One thing I see repeatedly on the small-cap end of the spectrum is highly speculative tech stocks getting very hyped-up amongst retail shareholders.
Recent examples include Ziptel Limited (ASX: ZIP), 1-Page Ltd (ASX: 1PG), and Reffind Ltd (ASX: RFN). The chart below shows how shares in these companies climbed hundreds of percent, before falling back down to more-or-less where they started.
An awful lot tends to be written about these companies on the way up — and on the way down — but there is often very little in the way of hard nosed analysis when there is excitement in the air. After all, there’s not much incentive for anyone to tell people that their sky rocketing shares are vastly overvalued.
I thought Ziptel was particularly egregious. In this post (members only) from the Motley Fool Hidden Gems discussion boards, I warned some of our subscribers it was too risky.
Of course, when calling a company over-hyped, you risk speaking up too early, and looking silly as a result. That’s what happened with ZipTel: it actually more than doubled after I thought it was over-hyped. But now it is well under half the original price when I called it over-hyped. It is an example of the madness of markets.
One company that I think is currently over-hyped is ResApp Health Ltd (ASX: RAP). It has a market capitalisation of over $230 million (edit: including escrowed shares), even after today’s whopping 15% fall.
Usually, I wouldn’t usually bother calling a stock over-hyped, but I recently had someone tell me on twitter that they would “bet the house” on ResApp. Therefore, I wanted to put out a piece to warn our readers that this most definitely would be a terrible idea. First, because betting the house on anything is ludicrous, and second, because ResApp itself looks nothing like a bargain.
As recently as April the company raised $12.5 million by selling shares at 20 cents each. That seems like a fairly full price given the company does not even have a revenue stream. That means that it will need to continue to raise capital in order to fund its business.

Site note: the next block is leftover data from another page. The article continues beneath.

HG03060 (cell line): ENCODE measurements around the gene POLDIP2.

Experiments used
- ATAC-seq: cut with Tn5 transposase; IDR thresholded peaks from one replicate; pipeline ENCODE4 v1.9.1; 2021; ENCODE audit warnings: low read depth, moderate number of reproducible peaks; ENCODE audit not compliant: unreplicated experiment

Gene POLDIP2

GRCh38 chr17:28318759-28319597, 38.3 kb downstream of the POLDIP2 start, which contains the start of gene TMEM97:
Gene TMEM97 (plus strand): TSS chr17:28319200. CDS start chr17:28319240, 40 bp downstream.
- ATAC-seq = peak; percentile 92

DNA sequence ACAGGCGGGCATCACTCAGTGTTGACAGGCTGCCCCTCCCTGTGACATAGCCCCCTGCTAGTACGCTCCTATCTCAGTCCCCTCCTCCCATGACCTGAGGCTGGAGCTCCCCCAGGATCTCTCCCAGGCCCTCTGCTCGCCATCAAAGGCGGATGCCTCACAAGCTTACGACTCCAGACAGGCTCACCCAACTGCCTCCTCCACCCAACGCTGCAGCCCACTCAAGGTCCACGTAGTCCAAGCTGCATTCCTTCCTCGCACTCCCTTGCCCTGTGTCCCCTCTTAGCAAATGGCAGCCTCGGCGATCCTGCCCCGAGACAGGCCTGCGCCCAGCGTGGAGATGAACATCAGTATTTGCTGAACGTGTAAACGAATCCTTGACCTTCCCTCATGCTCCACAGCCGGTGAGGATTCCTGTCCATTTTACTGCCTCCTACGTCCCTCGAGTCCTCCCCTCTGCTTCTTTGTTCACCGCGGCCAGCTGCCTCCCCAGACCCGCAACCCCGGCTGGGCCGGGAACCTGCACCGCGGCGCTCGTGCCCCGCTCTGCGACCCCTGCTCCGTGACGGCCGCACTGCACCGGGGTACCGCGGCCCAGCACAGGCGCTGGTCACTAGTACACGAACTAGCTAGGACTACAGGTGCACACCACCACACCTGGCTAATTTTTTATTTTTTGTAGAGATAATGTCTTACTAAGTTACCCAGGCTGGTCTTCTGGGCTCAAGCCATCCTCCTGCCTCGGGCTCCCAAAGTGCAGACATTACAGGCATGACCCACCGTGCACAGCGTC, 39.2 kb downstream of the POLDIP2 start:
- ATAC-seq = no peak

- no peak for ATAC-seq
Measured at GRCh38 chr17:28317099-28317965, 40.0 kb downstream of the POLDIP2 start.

I believe it would be extremely expensive to drive widespread uptake of the company’s phone applications as a diagnostic device. The reason for this is that doctors generally do like to see a patient when possible, and although tele-health is certainly growing, I’m not convinced the best use of effort is to try to move diagnosis itself to being over the internet.
There is plenty of low hanging fruit where tele-health can make an impact, in particular for check-ups of chronic diseases that may require a repeat script, such as depression, diabetes or acne.
As an asthmatic I have been diagnosed once in my life but seen doctors about it very many times. Indeed, over in the US asthma patients must go to a doctor just to get an albuterol inhaler. The idea that society would spend money on an smartphone app to diagnose asthma, when there is so much waste in getting asthma treatment (once you already know what you need) is very sad indeed.
I believe that the entire finance media is skewed towards telling people what to Buy: after all, you don’t win friends by saying, “Sell”. Nonetheless, I must confess that I would not hold ResApp shares at current prices, since I prefer to invest in companies that are growing profits, and preferably paying a dividend. Rollercoasters are fun, but you often end up back where you started.
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The Motley Fool Australia has no position in any of the stocks mentioned. We Fools may not all hold the same opinions, but we all believe that considering a diverse range of insights makes us better investors. The Motley Fool has a disclosure policy. This article contains general investment advice only (under AFSL 400691). Authorised by Bruce Jackson.